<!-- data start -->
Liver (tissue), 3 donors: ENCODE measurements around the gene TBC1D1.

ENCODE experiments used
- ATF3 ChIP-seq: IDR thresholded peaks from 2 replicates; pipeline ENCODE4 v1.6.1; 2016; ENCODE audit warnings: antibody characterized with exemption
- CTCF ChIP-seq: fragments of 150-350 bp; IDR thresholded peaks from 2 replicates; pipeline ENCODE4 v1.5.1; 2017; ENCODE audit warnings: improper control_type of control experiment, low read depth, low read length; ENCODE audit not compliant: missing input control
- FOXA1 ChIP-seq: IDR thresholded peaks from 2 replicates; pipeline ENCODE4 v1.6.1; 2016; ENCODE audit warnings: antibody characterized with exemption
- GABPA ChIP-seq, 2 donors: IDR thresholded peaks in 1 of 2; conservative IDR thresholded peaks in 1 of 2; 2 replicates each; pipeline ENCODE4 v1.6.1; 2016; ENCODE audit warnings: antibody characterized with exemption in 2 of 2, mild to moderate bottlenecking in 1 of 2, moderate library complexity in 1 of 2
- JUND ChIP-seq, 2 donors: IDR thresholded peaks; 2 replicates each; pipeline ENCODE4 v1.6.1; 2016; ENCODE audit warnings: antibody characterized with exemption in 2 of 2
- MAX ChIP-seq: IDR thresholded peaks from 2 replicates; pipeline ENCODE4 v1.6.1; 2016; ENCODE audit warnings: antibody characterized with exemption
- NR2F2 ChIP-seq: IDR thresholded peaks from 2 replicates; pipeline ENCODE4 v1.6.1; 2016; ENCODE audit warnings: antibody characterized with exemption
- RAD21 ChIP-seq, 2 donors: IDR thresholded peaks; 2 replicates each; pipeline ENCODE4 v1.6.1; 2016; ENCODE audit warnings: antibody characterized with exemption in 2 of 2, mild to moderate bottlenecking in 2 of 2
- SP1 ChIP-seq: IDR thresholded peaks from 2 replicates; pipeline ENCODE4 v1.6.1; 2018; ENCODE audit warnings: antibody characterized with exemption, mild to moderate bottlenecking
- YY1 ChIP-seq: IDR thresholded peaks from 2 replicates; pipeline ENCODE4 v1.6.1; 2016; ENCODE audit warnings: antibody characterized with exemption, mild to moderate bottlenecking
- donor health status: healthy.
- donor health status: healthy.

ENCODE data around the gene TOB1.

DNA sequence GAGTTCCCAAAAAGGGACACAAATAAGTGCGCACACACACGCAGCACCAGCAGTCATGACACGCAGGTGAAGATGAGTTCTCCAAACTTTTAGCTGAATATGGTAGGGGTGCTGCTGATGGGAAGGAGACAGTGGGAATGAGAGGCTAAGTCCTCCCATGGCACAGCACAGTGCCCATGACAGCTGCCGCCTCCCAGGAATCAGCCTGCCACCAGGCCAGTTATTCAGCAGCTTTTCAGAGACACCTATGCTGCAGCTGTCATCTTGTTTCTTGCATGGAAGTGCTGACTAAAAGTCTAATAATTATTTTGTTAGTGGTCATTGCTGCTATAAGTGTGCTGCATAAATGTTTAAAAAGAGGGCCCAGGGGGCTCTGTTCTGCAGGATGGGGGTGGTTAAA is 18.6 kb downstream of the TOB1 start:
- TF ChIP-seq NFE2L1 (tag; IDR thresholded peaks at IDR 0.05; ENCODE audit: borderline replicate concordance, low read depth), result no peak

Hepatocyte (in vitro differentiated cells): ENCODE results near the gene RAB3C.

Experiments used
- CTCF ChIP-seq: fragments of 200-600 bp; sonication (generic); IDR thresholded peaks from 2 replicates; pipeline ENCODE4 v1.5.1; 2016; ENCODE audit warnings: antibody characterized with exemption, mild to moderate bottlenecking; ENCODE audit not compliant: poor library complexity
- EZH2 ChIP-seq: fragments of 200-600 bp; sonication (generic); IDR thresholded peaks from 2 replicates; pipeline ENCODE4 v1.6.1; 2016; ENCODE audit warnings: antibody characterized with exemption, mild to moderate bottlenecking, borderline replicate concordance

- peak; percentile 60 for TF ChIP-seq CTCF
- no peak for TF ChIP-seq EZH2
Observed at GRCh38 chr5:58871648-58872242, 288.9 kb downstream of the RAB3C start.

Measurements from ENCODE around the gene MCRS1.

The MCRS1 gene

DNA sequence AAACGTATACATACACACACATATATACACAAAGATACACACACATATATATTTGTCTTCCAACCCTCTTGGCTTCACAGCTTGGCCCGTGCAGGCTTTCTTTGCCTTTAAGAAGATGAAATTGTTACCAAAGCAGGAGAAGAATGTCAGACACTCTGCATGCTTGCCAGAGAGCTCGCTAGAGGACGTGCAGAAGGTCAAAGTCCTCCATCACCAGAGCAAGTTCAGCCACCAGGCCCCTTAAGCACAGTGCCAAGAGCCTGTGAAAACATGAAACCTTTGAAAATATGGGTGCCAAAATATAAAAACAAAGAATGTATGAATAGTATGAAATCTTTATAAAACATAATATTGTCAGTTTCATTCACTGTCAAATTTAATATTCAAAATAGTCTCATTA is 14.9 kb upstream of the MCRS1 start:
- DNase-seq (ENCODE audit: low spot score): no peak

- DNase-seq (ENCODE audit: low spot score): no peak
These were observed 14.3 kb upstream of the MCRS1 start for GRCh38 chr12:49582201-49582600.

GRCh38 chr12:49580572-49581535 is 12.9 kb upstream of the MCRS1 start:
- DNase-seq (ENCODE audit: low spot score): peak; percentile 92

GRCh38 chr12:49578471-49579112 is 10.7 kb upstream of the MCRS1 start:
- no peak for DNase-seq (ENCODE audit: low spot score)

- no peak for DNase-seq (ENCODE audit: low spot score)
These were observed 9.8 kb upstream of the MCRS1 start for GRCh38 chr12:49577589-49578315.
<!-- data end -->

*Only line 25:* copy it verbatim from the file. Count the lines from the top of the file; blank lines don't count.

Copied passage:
Measurements from ENCODE around the gene MCRS1.